Merchant Center overview The Merchant Center console enables you to specify and upload feeds to Google Product Search and Google Commerce Search. It also provides some diagnostics and reporting for your feeds and product data. Typically, you won’t need to log in to Merchant Center much once your feeds are submitted and working properly. If you’re not currently submitting feeds, you will probably want to click the New Data Feed button in the Data Feeds tab, otherwise click on the Edit link next to your existing feed file name to change any of its parameters. This will be a product feed Type, of “googlebase” format. The Data feed filename you specify should match the name of the file you plan to upload. For large files, you should plan on compressing them, so you might enter a filename, such as googlefeed.xml.gz.

Click the Set up advanced feed usage settings link and you can see checkboxes for: ● ● ●

Commerce Search Product Ads Product Search

If you want to enable this feed for GCS, make sure Commerce Search is checked as a Target Property. If you do not see the Commerce Search option, contact Google Support with your Account ID and they will enable GCS for your Merchant Center Account. If you are using the Content API for Shopping to update your items, these target properties correspond to target “Destinations” (or use cases), as described in the following table. One benefit of using the Content API versus feeds, is that you have the ability to specify the target at 9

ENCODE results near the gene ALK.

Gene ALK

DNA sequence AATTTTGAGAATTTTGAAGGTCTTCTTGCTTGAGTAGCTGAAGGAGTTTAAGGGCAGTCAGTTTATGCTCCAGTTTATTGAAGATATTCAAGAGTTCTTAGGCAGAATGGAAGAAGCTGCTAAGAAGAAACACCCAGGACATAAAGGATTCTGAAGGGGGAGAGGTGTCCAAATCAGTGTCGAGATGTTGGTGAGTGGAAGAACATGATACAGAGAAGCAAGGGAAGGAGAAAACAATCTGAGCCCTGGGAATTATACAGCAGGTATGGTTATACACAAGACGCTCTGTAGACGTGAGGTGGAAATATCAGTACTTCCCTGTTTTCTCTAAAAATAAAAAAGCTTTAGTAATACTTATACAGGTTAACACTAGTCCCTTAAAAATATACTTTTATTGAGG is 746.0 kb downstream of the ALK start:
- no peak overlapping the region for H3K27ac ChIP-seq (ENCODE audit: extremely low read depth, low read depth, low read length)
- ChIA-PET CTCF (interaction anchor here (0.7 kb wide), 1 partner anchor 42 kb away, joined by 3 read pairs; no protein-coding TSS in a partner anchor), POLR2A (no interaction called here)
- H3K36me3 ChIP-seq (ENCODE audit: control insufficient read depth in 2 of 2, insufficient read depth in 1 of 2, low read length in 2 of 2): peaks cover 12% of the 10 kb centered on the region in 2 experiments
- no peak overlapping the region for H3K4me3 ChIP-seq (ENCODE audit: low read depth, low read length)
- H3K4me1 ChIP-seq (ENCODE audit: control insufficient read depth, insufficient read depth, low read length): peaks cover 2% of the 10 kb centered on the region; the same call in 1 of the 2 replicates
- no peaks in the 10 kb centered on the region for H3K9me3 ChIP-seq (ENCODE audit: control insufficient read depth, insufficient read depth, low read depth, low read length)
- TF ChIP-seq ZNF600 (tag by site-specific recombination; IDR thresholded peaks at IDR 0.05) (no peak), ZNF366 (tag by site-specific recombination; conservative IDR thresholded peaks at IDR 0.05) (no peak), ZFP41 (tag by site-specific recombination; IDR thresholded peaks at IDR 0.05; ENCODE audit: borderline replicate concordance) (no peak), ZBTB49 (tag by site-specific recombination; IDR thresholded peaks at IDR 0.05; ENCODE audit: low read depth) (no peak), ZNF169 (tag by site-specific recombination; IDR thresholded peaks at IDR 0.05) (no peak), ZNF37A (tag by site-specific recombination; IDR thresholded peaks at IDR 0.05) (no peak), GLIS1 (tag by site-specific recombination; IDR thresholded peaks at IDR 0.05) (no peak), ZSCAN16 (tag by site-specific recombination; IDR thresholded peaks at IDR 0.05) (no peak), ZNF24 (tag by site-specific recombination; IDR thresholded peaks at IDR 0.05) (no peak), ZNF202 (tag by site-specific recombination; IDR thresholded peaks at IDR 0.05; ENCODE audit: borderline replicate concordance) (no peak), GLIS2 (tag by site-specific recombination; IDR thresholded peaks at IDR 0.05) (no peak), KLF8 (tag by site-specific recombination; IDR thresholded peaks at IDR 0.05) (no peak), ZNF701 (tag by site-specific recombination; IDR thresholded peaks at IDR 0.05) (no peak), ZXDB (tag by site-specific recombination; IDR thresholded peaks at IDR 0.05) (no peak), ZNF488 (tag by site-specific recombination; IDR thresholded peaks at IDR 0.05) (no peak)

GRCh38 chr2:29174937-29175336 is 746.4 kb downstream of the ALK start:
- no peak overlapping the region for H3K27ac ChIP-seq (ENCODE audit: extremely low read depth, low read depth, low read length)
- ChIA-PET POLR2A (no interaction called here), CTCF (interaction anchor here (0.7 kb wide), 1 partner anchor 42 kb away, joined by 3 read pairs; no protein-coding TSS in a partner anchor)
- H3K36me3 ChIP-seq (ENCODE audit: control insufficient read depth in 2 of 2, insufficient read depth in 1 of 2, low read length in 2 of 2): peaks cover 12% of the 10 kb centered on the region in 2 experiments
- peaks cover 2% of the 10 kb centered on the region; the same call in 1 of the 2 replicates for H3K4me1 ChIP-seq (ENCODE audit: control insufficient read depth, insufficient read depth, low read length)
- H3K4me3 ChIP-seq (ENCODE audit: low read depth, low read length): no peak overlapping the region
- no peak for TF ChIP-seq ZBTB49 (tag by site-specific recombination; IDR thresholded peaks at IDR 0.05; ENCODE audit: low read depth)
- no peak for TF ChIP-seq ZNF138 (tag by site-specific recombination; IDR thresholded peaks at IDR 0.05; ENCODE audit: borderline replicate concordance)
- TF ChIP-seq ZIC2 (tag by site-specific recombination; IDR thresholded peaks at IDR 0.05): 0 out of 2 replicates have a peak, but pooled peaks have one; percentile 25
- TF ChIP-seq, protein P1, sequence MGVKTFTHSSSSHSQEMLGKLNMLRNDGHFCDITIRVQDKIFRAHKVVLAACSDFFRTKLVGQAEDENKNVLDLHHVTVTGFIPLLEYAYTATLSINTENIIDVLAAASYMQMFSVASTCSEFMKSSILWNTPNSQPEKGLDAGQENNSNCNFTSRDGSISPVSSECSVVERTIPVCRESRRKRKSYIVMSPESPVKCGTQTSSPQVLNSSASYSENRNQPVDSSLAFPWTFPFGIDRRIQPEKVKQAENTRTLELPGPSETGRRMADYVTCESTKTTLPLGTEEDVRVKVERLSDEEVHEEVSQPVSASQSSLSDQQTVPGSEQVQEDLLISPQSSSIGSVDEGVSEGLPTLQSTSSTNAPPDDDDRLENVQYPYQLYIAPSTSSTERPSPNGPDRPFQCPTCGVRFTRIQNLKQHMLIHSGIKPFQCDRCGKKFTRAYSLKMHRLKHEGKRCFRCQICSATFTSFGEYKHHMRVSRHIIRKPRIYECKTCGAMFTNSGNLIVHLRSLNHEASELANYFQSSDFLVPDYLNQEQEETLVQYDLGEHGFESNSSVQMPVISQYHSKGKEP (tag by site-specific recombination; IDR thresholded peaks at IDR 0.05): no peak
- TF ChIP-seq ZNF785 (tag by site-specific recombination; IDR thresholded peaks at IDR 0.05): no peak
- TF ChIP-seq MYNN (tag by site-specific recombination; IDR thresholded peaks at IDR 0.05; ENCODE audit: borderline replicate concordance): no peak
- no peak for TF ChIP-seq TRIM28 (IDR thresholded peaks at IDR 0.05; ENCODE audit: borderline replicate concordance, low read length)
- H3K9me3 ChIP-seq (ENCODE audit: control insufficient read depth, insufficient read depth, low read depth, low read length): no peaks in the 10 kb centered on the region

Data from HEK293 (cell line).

an item level instead of the entire feed. Destination Name

API Name


Google Product Search


Your products will appear on Google Product Search (Set by default).

Product Ads


You can use your product data to highlight your products in your search ads. Learn more.

Commerce Search


You can use your product data for our new service which utilizes Google's search technology to power your own retail site. Learn more.